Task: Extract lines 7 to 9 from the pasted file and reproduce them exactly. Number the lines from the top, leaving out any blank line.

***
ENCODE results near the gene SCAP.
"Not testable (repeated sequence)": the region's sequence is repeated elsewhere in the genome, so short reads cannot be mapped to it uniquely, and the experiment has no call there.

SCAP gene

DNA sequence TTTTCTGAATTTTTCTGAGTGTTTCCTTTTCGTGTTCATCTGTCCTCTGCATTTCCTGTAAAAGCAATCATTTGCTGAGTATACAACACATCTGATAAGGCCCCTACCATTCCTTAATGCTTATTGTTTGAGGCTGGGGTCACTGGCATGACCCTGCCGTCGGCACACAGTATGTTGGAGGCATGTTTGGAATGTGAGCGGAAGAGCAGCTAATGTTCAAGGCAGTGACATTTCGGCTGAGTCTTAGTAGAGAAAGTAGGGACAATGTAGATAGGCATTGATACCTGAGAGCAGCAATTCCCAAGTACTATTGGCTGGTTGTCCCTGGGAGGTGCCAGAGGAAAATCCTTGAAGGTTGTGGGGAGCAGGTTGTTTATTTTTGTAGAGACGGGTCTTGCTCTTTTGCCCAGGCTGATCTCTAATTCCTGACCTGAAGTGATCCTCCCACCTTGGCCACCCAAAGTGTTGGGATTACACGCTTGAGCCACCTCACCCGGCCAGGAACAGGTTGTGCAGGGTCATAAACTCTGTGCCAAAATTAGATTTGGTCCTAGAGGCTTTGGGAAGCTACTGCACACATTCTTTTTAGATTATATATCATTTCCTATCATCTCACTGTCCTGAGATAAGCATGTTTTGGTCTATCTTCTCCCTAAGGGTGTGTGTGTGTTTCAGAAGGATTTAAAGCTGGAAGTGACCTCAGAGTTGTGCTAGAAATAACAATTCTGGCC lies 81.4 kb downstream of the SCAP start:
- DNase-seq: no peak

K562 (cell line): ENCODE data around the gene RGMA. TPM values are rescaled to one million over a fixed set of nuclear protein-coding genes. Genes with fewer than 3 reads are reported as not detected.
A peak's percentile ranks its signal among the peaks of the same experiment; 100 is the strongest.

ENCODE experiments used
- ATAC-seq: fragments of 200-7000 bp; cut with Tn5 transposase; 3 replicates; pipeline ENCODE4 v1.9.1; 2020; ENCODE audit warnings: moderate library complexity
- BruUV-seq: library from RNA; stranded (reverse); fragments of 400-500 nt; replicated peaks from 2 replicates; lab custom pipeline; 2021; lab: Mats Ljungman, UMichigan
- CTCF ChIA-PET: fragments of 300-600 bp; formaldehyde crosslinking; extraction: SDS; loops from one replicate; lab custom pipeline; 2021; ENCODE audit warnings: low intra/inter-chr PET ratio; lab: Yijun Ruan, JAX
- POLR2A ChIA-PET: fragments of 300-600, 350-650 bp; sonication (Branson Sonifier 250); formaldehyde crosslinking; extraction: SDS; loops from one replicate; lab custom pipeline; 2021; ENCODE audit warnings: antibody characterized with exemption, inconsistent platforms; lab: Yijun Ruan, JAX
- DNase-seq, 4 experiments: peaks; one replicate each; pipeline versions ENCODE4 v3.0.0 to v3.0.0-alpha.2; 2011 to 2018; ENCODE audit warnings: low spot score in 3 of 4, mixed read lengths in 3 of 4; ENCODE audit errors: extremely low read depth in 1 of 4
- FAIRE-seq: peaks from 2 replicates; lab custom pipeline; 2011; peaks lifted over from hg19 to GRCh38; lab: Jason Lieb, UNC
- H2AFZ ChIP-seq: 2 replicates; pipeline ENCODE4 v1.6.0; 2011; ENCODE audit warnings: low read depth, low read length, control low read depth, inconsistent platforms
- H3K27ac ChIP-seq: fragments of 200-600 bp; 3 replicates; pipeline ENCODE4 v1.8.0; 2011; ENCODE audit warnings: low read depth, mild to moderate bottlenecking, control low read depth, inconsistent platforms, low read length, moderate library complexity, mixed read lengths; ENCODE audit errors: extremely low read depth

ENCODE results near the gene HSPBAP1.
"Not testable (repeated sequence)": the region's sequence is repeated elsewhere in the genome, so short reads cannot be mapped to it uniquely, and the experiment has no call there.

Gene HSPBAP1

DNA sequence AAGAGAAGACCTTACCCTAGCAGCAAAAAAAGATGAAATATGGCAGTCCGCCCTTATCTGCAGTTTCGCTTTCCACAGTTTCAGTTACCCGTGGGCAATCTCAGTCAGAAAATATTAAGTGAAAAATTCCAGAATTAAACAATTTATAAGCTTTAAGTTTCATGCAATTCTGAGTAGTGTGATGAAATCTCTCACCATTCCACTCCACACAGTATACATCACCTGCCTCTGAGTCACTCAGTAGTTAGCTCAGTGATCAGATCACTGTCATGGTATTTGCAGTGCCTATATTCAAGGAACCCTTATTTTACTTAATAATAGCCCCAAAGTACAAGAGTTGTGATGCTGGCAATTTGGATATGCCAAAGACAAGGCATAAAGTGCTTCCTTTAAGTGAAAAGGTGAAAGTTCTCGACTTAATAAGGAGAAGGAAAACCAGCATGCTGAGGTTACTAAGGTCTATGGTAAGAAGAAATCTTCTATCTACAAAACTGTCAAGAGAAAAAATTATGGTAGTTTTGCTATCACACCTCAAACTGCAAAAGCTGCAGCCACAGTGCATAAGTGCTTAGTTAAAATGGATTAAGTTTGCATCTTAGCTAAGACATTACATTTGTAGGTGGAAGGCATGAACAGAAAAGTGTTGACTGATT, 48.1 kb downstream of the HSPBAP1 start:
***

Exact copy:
A peak's percentile ranks its signal among the peaks of the same experiment; 100 is the strongest.

ENCODE experiments used
- ATAC-seq: fragments of 200-7000 bp; cut with Tn5 transposase; 3 replicates; pipeline ENCODE4 v1.9.1; 2020; ENCODE audit warnings: moderate library complexity